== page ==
Lent asks us to go back to the beginning.
Even though we’ve been reading the gospel of Matthew since the first of the year, we are backtracking now to a time before Jesus’ ministry began, to witness a time of testing by the devil (in Greek, the word means, “the Adversary,” the one who’s against you).
(Scripture can be found here...)
And whether we have considered ourselves Christians for months, years, or decades (or minutes), Lent asks us, again, to make the choice to follow Jesus.
On Wednesday night, about 50 of us gathered in the sanctuary to hear the invitation to a holy Lent, this season that prepares us for Easter:
* We were invited to pray… to open ourselves to God’s presence.
* We were invited to fast… a discipline that is not only about food, but which can also be useful for such things as anger and unnecessary spending.
* We were invited to perform acts of love… always easiest to do when you are talking about family, friends, the people we already know we love. Much harder to do for the stranger.
Lent asks us to go back to the beginning, to practices that open us to God’s work in us and through us.
Lent also asks us to enter the wilderness.
And before you get out your tent and your backpack and your compass/ GPS, it’s good to remember there are many kinds of wilderness. There is the wilderness of the great outdoors, awe-inspiring, at times frightening and humbling. The place where beauty looks like El Capitan in Yosemite or Buttermilk Falls in Ithaca, and where fear looks like being lost, or being injured by accident, or being harmed by human or animal or climate. That’s one kind of wilderness.
There’s another kind of wilderness, the internal kind, and it’s short on beauty and long on fear and anxiety.
Lent asks us to enter the wilderness. And while for some of us that may be accompanied by encounters with nature, for most of us, it means an encounter with our own human nature.
I’d like to pause at this moment to remind us, that the Spirit who leads Jesus—and us—into the wilderness, was last seen hovering over Jesus in the form of a dove at his baptism, while God’s words, “This is my son, the beloved, with whom I am well pleased” echoed over the Jordan River.
We are asked to go back to the beginning, because that is the way through the wilderness.
The Adversary asks Jesus to consider three scenarios: One in which he overcomes hunger—really, starvation (it’s been forty days)—by miraculous means; one in which he invites God to save his life by miraculous means, after he jumps off a cliff; and one in which he worships, not God, but his Adversary, in return for all kinds of power and goodies.
Jesus considers the scenarios, and then he goes back to the beginning, and he concludes that these are temptations.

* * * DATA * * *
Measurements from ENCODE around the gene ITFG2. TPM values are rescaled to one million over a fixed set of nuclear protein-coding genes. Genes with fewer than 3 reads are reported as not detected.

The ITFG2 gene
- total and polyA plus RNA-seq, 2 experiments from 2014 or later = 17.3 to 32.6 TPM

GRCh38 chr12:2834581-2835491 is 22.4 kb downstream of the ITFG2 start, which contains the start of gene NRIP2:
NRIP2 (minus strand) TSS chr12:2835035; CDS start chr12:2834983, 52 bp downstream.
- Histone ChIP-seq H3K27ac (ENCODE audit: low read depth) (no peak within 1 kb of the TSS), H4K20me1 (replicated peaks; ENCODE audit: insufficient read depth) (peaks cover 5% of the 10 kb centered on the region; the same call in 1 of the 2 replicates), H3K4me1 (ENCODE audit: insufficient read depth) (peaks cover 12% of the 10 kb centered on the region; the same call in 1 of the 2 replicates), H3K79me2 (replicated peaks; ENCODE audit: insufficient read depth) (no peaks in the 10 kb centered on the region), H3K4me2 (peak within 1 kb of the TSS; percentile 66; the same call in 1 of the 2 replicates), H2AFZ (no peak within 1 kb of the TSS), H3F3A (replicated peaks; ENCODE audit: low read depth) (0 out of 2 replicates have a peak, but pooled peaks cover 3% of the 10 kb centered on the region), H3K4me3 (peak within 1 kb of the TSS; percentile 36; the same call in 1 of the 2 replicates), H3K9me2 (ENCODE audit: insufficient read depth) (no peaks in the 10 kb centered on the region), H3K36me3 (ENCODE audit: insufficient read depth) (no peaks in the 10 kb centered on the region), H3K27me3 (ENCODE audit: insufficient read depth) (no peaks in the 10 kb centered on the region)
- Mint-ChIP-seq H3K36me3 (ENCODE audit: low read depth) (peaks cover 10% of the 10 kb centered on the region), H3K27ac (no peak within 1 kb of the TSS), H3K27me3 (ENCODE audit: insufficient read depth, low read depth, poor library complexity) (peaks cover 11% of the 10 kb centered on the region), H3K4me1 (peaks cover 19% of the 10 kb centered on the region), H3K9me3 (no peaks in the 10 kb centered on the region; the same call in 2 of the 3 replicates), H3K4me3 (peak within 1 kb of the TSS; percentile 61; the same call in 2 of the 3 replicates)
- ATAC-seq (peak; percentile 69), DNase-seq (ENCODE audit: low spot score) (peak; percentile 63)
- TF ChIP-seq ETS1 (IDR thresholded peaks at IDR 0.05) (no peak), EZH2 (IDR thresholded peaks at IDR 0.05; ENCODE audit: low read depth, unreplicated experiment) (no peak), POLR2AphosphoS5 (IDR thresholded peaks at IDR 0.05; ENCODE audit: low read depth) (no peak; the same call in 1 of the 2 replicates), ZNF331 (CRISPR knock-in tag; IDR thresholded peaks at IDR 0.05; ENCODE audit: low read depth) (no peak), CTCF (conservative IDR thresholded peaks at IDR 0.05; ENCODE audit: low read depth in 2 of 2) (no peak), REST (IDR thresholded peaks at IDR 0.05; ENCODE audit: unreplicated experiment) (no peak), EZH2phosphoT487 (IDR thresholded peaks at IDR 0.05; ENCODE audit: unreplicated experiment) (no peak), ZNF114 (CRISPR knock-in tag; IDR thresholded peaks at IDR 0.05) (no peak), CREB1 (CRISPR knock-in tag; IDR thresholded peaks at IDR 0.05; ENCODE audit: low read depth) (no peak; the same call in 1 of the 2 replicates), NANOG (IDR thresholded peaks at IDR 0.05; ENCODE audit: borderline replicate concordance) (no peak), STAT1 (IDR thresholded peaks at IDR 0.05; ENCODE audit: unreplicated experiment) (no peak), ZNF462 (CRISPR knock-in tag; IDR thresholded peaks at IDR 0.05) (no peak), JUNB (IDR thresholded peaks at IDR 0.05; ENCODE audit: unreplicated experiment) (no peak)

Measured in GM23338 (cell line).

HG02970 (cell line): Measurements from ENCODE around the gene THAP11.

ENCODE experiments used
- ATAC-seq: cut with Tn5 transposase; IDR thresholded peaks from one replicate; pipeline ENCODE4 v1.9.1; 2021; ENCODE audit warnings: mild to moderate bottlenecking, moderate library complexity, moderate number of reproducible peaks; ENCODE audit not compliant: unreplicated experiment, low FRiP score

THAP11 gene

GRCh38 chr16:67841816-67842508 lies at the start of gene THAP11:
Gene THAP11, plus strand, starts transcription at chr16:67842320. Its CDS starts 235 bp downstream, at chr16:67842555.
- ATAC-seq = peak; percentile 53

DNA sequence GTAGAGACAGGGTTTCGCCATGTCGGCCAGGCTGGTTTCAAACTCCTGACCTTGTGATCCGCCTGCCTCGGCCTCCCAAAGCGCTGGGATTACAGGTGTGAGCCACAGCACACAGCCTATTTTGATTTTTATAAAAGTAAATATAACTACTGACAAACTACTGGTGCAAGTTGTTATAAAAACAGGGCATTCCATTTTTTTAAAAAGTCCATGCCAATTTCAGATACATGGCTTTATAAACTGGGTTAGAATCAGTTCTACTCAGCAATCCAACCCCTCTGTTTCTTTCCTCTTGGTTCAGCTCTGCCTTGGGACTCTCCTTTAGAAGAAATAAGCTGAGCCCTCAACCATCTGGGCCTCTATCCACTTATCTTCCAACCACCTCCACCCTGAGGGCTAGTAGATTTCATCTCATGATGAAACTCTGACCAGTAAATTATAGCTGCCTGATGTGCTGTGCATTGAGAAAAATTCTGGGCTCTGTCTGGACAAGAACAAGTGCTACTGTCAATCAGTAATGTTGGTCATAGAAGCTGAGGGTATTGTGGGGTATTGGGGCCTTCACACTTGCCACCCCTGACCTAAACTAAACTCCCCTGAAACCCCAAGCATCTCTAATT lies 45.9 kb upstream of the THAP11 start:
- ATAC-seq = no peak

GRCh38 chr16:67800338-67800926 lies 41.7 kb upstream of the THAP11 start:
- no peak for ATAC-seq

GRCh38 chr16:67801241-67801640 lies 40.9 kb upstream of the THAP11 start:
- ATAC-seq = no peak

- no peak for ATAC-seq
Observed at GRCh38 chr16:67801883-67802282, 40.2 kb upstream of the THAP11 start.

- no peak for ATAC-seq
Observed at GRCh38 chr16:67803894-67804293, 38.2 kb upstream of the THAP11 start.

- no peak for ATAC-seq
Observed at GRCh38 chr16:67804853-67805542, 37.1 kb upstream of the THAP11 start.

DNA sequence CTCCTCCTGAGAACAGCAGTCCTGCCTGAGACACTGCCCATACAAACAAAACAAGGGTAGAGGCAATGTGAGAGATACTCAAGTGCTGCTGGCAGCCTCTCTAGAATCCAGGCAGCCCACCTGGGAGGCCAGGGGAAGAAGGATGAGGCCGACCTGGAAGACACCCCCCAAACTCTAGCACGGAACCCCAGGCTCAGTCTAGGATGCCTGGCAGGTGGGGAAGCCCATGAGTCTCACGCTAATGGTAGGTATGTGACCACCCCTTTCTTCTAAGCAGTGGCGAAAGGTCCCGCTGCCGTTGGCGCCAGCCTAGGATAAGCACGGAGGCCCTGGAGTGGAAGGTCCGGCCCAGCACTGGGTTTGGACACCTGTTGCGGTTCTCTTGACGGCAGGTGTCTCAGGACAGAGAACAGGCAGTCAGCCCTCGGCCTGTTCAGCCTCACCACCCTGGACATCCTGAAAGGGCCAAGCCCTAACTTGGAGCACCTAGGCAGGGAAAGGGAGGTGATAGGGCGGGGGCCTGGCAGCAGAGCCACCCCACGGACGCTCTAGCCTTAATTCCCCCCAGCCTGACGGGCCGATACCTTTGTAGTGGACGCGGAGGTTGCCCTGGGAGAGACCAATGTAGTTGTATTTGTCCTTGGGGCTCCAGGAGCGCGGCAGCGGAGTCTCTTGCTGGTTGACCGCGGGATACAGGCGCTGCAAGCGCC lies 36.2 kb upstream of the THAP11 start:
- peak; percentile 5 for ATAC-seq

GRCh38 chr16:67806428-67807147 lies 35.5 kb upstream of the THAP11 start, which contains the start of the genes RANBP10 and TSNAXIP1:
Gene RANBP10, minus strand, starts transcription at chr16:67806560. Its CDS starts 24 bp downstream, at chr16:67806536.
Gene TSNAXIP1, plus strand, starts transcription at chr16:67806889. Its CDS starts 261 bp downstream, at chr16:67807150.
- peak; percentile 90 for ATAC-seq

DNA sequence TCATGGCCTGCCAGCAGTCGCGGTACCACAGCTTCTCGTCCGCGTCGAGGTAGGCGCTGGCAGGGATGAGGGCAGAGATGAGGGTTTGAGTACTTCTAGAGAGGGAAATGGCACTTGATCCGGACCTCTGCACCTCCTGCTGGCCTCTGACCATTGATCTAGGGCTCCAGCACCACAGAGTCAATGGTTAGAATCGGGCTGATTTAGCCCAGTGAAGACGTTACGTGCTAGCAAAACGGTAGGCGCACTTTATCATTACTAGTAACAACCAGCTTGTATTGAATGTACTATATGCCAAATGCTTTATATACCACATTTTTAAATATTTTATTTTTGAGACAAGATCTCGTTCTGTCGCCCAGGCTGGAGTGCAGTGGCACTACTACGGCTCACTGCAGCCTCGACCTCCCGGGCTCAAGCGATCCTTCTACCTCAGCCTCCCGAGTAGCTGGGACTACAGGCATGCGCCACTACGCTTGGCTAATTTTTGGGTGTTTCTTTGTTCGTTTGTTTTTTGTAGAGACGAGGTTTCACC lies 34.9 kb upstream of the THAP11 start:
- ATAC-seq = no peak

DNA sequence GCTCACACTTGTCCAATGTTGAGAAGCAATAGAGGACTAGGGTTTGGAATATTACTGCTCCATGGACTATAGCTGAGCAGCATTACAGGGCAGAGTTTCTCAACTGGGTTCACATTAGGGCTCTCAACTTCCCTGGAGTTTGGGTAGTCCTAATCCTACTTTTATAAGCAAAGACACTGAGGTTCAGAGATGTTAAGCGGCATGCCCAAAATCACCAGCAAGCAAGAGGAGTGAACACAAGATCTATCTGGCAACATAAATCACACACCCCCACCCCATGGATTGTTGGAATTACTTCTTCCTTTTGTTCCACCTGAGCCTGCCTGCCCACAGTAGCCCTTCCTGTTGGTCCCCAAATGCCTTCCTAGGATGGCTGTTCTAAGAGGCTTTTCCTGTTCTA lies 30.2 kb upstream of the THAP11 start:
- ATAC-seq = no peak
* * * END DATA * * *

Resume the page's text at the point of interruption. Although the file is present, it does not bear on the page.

New Testament professor Karoline Lewis describes Jesus’ temptations this way:
To satisfy your own hungers when millions go hungry. To insist that God’s loyalty and promises need to be tested on a regular basis. To choose the power that the world values over obedience to God.[i]
The good professor also lays out several surprising temptations that are particularly tantalizing to Christians who are observing Lent.
The temptation to better ourselves.
The temptation to insist that Lent is all about us.
The temptation to believe that your individual walk matters more than how you can walk with others.
The temptation to believe that a lack of proper self-sacrifice this Lent could likely lead to a salvific downfall.[ii]
We need to go back to the beginning.
“You are my beloved child; in you I am well-pleased.” God whispered these words for each of us on the day of our baptism. These are not the words of a God who wants us tied up in knots, convinced of our unworthiness or sure that what is required of us is to become cookie-cutter disciples, convinced that, we are saved by our own efforts.
This is a God who wants to pour love into us, not so that we can be receptacles, but so that we will be conduits. Not so that we can be sure we are ok, but so that we can take care to see that others are ok. Not to give us a pat on the back, but so that we will be inspired to give someone else a pat on the back, or a hand up, or help getting back on their feet.
Jesus doesn't turn stones to bread to ease his hunger pangs; he turns bread into more bread, to ease the hunger pangs of thousands.
Jesus doesn’t throw himself off a cliff to show that God will catch him. Jesus lays his hands on the suffering to show that God has caught them, and will not let them go.
Jesus doesn’t bow down to the Adversary so as to gain power. Jesus relinquishes everything… home, security, safety, in the end, his own life and breath, so that the power of God might be unleashed through him… on behalf of a world in pain.
Jesus goes back to the beginning: He remembers God’s promises, and he trusts in them, and he reminds himself and the Adversary: That God is a God of love and care, not to be tested, but to be worshiped. Jesus goes back to the beginning, and in so doing, finds his way through the wilderness.
God is a God of love and care, not to be tested, but to be worshiped.
God is a God who entrusts us, not to a project of self-preservation, but to a ministry of caring and compassion.
God is the God who has called us beloved children.
There is nothing to earn this Lent. There are only our own hearts to open.
There is nothing to prove this Lent. There are only the things that make us forgetful of God’s love, to fast from.
There is no one to judge this Lent. There are only acts of love, love that has been poured into us, to be poured out again.
Thanks be to God.
[i] Karoline Lewis, “Choice Temptations,” Dear Working Preacher, February 26, 2017, https://www.workingpreacher.org/craft.aspx?post=4829.